CD review

Sam Rivers – “Ricochet”

Sam Rivers – Ricochet
(No Business Records NBCD 128. CD review by Olie Brice)

Lithuanian record label No Business has been mining a golden stream of material with its archive series of previously unreleased live Sam Rivers recordings. Following two fantastic CDs, the trio album Emanation and the quintet album Zenith (REVIEWED HERE), here is a third entitled Ricochet. This time the band is the greatest of Rivers’ working groups, his trio with Dave Holland on double bass and cello and Barry Altschul on drums, recorded live at San Francisco’s Keystone Korner in 1978. This trio recorded two great studio albums, Paragon and The Quest, as well as making up the central core of various larger combinations adding other musicians, perhaps most famously Holland’s groundbreaking album Conference of the Birds with Anthony Braxton.

Sam Rivers Ricochet album coverThere haven’t been a huge number of ongoing, working bands that played completely improvised music, and this trio deserves to be talked about as one of the most significant. All three musicians had a hugely rich involvement in the history and tradition of jazz, while also having been involved in the earliest stages of free improvisation developing as a separate stream in the music.

Sam Rivers had worked in Cecil Taylor’s group in 1969, as well as blurring the boundaries of freedom and compositions in his own groups and with the likes of Miles Davis and Andrew Hill. Holland was playing both straight ahead jazz at Ronnie Scott’s and taking part in some of the earliest European free improv with the likes of Evan Parker, John Surman, Trevor Watts and John Stevens, before Miles called him to New York. Altschul grew up in the Bronx playing bebop with the likes of Jackie McLean and Donald Byrd, and was also involved in groundbreaking free playing with Paul Bley in the mid-60s.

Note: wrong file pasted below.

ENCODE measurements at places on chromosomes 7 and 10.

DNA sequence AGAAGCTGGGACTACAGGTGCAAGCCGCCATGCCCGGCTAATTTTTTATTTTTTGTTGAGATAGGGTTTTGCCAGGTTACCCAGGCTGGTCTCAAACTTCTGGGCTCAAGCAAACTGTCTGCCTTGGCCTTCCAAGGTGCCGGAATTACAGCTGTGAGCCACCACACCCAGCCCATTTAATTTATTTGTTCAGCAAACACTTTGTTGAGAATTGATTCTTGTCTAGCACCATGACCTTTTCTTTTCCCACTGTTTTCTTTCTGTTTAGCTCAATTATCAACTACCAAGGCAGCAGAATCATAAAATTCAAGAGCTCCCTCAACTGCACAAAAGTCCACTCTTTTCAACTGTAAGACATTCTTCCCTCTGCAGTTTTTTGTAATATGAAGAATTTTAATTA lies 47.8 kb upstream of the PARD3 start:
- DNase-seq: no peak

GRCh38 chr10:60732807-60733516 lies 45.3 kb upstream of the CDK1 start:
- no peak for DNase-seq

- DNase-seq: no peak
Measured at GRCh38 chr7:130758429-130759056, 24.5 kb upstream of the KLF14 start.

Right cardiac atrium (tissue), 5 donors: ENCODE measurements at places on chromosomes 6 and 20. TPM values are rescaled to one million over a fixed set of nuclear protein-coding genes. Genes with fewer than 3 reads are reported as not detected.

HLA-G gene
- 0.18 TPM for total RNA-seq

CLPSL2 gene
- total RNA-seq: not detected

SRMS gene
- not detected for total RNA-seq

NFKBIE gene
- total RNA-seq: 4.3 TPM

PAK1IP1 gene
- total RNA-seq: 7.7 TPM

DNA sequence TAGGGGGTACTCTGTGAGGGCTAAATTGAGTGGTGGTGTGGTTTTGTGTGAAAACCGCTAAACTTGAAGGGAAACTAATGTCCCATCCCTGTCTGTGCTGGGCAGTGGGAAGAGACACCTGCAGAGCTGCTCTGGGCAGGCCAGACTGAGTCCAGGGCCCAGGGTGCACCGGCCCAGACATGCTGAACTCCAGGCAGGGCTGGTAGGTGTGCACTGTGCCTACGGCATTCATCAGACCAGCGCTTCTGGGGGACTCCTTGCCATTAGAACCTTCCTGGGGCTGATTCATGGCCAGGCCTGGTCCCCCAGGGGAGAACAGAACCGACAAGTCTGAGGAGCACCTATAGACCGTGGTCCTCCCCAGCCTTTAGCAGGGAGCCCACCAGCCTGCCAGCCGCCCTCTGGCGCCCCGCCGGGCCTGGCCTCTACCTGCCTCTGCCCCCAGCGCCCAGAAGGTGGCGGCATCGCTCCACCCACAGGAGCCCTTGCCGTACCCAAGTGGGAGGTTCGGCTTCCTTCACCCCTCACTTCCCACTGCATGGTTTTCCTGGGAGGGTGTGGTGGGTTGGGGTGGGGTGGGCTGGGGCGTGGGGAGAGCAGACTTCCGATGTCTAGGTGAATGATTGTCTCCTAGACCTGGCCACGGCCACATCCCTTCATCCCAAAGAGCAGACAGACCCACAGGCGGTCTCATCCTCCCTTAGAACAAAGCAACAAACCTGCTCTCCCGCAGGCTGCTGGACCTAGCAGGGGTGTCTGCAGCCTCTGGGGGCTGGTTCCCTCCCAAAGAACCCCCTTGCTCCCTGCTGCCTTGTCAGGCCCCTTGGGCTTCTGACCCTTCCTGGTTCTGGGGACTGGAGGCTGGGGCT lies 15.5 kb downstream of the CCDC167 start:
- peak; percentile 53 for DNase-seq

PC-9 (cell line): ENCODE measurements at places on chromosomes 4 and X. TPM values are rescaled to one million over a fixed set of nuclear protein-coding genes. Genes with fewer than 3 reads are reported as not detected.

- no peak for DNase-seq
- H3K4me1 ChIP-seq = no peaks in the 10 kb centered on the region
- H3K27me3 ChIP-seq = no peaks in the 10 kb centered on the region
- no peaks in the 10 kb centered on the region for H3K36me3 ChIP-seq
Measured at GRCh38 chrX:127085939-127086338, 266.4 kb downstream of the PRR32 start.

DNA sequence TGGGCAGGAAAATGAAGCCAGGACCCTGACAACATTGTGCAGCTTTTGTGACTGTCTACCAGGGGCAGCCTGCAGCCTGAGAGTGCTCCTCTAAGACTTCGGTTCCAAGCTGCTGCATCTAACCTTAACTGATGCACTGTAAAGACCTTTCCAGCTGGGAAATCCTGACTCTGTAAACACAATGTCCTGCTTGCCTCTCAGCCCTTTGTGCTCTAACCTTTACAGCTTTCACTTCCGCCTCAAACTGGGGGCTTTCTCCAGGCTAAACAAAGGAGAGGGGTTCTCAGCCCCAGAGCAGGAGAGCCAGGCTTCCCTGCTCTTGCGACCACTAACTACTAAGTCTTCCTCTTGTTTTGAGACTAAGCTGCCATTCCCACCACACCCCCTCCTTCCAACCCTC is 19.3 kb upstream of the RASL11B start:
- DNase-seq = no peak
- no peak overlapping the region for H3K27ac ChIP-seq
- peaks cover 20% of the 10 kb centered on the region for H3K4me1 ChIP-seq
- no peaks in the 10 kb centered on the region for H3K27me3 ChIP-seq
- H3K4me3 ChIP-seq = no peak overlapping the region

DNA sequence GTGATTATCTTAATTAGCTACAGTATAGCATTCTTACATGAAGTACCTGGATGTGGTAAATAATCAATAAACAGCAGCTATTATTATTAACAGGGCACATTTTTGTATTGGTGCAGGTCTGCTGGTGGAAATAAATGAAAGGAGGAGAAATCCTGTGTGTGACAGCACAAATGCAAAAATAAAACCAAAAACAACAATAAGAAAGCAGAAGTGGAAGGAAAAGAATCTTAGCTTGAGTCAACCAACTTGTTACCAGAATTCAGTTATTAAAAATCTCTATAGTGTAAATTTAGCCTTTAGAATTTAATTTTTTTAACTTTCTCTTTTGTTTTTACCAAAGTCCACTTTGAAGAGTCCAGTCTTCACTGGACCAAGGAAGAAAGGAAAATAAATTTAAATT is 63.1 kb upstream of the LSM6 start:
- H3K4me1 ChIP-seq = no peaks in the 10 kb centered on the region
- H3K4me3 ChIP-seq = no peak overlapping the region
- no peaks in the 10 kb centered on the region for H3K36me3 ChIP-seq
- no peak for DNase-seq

This shared and varied background is constantly apparent in the music. The trio embraces a wide range from atonal, chamber-like improvisation to dancing, riff-based grooves with a clear tonal centre to exhilarating, swinging free jazz. The speed and fluency with which they pick up on each other’s suggestions and organically move between improvised sections is a delight. The multi-instrumentalist abilities of both Rivers and Holland means that while only a trio the group could cover a huge range of combinations. Including solo sections, I counted eight different instrumental combinations over the course of the 52-minute set. Rivers starts on soprano, and plays piano and then tenor before ending on flute. Holland begins and ends the album on double bass, and plays cello for an extended section, both with piano, solo and with tenor.

As with the previous editions in this archive series, the album is well packaged with some fantastic photographs and informative liner notes. The sound is clearly that of a live bootleg that has been cleaned up – the horns sound great and bass and cello are always clear, but drums lack a bit of detail and clarity. However, the overall sound is warm and engaging and while obviously not studio quality, this doesn’t detract at all from the journey of the music. A fantastic addition to the recorded legacy of one of the great improvising groups.

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